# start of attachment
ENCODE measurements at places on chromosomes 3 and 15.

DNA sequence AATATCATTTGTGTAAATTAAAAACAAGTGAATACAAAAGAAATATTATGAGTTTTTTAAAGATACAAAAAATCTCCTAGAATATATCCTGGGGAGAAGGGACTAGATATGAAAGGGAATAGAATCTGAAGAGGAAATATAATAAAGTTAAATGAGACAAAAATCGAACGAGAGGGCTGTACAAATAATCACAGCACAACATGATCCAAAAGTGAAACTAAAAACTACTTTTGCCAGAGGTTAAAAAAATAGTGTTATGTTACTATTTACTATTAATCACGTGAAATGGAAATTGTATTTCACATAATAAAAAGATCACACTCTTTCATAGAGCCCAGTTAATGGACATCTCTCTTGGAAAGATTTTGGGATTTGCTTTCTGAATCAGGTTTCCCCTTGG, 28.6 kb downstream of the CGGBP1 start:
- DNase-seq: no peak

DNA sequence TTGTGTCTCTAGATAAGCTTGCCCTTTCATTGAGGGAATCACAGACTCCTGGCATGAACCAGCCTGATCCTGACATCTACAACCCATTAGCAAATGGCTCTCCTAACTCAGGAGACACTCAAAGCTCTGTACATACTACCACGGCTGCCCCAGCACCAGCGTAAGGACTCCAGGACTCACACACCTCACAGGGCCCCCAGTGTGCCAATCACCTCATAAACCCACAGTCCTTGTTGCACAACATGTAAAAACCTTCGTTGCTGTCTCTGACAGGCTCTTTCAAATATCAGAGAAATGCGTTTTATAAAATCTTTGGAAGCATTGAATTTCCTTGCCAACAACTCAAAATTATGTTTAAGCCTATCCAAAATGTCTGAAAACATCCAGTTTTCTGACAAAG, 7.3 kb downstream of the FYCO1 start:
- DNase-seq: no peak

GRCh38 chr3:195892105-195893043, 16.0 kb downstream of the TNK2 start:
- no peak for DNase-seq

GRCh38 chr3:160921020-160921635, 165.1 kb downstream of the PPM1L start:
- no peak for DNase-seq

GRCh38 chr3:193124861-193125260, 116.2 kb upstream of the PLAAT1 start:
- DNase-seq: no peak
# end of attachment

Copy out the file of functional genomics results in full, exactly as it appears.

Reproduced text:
ENCODE measurements at places on chromosomes 3 and 15.

DNA sequence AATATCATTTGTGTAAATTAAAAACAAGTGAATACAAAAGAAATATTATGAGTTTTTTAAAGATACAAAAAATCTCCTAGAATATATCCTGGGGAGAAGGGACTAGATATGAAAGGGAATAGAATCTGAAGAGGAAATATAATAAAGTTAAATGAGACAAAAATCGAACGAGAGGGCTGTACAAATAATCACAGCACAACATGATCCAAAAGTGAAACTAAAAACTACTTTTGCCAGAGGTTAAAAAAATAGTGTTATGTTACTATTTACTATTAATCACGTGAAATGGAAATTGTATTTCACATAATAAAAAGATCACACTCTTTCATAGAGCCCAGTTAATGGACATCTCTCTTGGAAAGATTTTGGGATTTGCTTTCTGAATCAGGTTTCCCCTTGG, 28.6 kb downstream of the CGGBP1 start:
- DNase-seq: no peak

DNA sequence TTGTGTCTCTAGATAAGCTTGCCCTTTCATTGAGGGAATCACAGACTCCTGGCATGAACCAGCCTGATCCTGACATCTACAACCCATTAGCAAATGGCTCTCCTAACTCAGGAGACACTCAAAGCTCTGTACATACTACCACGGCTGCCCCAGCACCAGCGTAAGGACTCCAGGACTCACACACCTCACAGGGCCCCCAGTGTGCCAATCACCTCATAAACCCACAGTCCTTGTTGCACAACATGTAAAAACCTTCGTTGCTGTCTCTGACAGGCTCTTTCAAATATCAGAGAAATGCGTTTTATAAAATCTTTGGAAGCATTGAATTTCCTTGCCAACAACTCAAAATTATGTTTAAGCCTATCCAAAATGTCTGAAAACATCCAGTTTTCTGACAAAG, 7.3 kb downstream of the FYCO1 start:
- DNase-seq: no peak

GRCh38 chr3:195892105-195893043, 16.0 kb downstream of the TNK2 start:
- no peak for DNase-seq

GRCh38 chr3:160921020-160921635, 165.1 kb downstream of the PPM1L start:
- no peak for DNase-seq

GRCh38 chr3:193124861-193125260, 116.2 kb upstream of the PLAAT1 start:
- DNase-seq: no peak